While 80 per cent of the time the sides that have finished in the top four also contested the preliminary finals, of the 16 times they haven’t, the fourth placed side has missed out six of them. The first placed side has only missed the preliminary finals once: the Dragons in 2009.
The records are virtually all in Melbourne’s favour:
|Head to head|
Unsurprisingly the Storm have won 72.7 per cent of the matches between the two sides. That’s actually better than Cam Smith’s overall win ratio with the Storm of 71.57 per cent.
|Head to head: Bellamy era|
That record gets even better if you just look at the Bellamy era. The win ratio goes to 78.8 per cent.
|Venue head to head|
However, at this venue the Raiders have had some success with four wins from their nine visits. The Storm have won four of the last five at AAMI Park though.
|Finals head to head|
These sides have met in three finals – in 1998, 2003 and 2016 – and the Storm have won all three.
|Home for and against vs Away for and against|
|26-14.1 (home avg score)||25-14.5 (away avg score)|
|26.3-12.5 (season avg score)||21.8-15.6 (season avg score)|
|20 – 16.2 (average score Vs top four)||17.2 – 22.6 (average score Vs top four)|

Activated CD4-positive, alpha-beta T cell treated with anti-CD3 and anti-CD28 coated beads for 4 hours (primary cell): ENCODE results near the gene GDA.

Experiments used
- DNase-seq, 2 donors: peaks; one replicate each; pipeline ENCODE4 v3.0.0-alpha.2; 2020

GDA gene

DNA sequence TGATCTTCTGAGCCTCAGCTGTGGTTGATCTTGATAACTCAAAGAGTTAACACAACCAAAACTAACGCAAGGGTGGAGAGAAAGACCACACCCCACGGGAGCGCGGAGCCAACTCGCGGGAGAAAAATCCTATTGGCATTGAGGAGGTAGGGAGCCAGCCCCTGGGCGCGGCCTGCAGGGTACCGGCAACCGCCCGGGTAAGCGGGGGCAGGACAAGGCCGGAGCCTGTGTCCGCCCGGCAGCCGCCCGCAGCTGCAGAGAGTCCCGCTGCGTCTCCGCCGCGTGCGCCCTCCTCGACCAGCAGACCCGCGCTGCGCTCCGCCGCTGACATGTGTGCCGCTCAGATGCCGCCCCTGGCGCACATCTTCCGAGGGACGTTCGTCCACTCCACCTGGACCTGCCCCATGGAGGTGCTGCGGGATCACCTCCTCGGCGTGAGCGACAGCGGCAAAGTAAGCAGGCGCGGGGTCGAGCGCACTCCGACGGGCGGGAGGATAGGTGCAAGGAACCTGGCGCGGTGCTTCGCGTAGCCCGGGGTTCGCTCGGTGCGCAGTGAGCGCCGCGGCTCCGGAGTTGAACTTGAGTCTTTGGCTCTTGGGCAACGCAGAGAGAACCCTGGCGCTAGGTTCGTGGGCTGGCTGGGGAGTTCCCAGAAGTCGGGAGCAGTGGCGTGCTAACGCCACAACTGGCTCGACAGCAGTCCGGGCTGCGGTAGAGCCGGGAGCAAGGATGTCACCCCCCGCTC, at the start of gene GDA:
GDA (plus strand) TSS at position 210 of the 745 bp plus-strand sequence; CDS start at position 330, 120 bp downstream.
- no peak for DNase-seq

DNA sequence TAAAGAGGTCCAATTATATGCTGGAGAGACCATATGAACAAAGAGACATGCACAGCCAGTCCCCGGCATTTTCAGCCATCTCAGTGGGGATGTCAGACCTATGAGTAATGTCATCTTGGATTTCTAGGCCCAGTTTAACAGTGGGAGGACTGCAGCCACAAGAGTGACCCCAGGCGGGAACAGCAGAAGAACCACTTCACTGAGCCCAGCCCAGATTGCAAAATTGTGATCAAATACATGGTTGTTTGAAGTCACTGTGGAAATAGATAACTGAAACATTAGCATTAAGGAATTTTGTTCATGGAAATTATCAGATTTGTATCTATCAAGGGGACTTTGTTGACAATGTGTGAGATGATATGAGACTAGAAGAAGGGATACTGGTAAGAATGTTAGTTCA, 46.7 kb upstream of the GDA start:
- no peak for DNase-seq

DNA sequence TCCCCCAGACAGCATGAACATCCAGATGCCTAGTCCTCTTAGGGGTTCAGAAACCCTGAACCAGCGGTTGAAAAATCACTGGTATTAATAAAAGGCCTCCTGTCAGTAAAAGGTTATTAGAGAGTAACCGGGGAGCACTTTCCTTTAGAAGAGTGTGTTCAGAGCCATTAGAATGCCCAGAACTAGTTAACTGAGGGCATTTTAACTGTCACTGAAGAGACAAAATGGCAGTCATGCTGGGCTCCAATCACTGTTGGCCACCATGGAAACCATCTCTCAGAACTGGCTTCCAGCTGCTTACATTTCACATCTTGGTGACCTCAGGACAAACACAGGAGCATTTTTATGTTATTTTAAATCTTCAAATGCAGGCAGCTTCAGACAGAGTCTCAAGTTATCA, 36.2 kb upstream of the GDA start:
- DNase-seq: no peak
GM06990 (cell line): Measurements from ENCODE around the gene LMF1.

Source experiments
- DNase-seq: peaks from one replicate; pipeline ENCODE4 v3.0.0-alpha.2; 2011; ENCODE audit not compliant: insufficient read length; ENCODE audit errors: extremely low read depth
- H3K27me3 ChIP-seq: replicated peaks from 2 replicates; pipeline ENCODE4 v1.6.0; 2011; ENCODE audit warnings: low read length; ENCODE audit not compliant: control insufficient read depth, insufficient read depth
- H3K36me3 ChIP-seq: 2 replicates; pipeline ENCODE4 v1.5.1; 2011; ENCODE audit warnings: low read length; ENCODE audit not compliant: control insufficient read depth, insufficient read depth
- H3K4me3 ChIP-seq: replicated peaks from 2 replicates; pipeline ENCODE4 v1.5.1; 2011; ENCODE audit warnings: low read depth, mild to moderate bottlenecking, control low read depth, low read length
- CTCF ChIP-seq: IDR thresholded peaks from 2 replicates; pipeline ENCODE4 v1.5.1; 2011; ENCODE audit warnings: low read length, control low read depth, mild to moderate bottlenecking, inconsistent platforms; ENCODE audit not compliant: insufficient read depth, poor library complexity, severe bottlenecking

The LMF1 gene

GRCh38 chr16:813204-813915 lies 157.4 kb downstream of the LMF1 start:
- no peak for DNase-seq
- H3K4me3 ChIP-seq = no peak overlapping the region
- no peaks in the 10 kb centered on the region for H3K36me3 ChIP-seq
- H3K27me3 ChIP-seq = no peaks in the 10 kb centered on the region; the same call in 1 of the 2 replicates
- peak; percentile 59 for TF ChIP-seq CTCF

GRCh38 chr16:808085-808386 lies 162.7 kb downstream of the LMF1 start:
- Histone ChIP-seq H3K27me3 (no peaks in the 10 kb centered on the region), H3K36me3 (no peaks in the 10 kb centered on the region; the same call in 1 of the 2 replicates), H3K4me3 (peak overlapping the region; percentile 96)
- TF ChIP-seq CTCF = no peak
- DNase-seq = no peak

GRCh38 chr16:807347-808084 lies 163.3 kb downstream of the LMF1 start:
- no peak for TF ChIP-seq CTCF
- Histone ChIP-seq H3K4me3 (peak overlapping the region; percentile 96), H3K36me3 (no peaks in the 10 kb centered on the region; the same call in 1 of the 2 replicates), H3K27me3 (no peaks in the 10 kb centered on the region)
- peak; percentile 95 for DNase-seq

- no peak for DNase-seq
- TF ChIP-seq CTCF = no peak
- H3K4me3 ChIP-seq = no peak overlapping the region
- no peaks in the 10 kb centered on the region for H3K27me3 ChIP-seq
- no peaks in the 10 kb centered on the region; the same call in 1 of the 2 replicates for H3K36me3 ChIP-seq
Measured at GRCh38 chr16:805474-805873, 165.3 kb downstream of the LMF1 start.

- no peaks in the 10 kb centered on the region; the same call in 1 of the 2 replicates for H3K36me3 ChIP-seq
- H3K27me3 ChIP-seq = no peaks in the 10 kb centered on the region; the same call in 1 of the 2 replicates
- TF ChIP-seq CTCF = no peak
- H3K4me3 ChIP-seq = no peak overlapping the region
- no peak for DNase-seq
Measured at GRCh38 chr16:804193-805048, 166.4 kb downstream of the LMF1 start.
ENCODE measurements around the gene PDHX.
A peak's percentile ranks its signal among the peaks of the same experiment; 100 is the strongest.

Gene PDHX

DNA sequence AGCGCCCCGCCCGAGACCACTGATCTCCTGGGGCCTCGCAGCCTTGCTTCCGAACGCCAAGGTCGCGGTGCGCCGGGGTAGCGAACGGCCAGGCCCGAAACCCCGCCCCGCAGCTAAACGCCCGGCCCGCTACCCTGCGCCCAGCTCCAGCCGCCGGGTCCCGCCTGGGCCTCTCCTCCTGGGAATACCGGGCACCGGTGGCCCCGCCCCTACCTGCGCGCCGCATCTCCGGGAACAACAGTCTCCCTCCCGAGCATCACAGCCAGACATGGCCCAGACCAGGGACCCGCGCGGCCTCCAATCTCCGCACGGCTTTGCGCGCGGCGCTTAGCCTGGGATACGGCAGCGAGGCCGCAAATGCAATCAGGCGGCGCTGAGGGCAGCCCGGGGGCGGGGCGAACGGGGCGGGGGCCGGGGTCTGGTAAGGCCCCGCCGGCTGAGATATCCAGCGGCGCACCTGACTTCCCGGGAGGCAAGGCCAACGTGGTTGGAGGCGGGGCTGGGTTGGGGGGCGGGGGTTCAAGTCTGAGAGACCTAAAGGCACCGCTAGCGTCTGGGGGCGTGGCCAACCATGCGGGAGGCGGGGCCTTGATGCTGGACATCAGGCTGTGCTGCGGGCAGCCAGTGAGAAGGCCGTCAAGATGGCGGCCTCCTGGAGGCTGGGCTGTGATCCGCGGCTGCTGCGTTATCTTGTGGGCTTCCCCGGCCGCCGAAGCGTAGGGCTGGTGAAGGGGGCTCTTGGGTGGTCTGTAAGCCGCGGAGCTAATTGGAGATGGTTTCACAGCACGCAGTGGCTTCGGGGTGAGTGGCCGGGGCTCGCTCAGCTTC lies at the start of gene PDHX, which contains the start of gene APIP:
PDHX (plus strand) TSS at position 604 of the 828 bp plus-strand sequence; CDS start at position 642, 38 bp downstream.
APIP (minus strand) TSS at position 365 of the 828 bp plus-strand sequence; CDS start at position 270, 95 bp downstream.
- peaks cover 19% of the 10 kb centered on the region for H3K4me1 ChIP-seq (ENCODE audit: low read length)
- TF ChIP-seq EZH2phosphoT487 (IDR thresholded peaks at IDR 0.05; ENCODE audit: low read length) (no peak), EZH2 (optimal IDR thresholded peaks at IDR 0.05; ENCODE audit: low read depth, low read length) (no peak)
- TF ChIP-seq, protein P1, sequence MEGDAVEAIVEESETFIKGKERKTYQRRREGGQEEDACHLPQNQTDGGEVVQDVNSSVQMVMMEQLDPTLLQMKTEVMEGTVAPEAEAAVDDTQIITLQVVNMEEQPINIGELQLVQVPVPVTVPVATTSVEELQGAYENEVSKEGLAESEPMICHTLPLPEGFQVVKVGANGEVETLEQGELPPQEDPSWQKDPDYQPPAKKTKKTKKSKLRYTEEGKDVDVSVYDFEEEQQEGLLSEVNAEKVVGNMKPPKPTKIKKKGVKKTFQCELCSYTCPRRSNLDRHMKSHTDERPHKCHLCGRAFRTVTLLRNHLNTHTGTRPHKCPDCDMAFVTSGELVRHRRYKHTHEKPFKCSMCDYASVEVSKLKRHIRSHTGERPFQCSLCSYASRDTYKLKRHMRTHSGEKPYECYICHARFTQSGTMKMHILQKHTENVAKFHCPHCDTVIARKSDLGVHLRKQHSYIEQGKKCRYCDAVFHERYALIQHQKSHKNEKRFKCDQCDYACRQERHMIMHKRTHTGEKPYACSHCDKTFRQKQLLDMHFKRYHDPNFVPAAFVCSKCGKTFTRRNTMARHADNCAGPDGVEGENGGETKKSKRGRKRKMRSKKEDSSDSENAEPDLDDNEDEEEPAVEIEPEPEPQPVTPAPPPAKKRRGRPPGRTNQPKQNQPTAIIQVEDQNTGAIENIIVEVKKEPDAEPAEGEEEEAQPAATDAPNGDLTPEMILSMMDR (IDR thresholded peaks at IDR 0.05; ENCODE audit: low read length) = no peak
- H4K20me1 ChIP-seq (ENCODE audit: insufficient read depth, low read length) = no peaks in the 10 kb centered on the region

The Storm’s home for and against is practically identical to the Raiders away for and against for the season, with the Storm having a slight edge. The figures point to a Storm win by two points or so.
Player finals experience plays a big factor in big matches and the Storm have far more of it.
|Storm||Finals games||Raiders||Finals games|
The Storm have five of their 17 for whom this is their finals debut. That includes their fullback and half back. The Raiders have six of their squad for whom this will be their first taste of NRL finals. Of those debutants, two have played in a Challenge Cup final at Wembley and one has played Origin.
However, anyway you look at it, the Storm have three times the finals experience.
Where the Storm are going to win this game statistically?
There isn’t a team attacking statistic that the Raiders are better at than the Storm. That’s not to say the Raiders attacking stats are bad. They aren’t. The Storm’s attacking stats are just better.
In regards to defence, the Raiders are awarded more penalties and concede fewer offloads than the Purple Horde. Apart from that, the Storm are better in every single defensive team statistic. The Raiders defence is very good but the Storm’s is awesome.
While the Raiders’ pack has been excellent this season, the Storm’s pack is the competition benchmark. While the loss of Christian Welch was quite a blow, the “sharkbait” exponents know how to rip and grind better than anyone.
Why the Raiders can win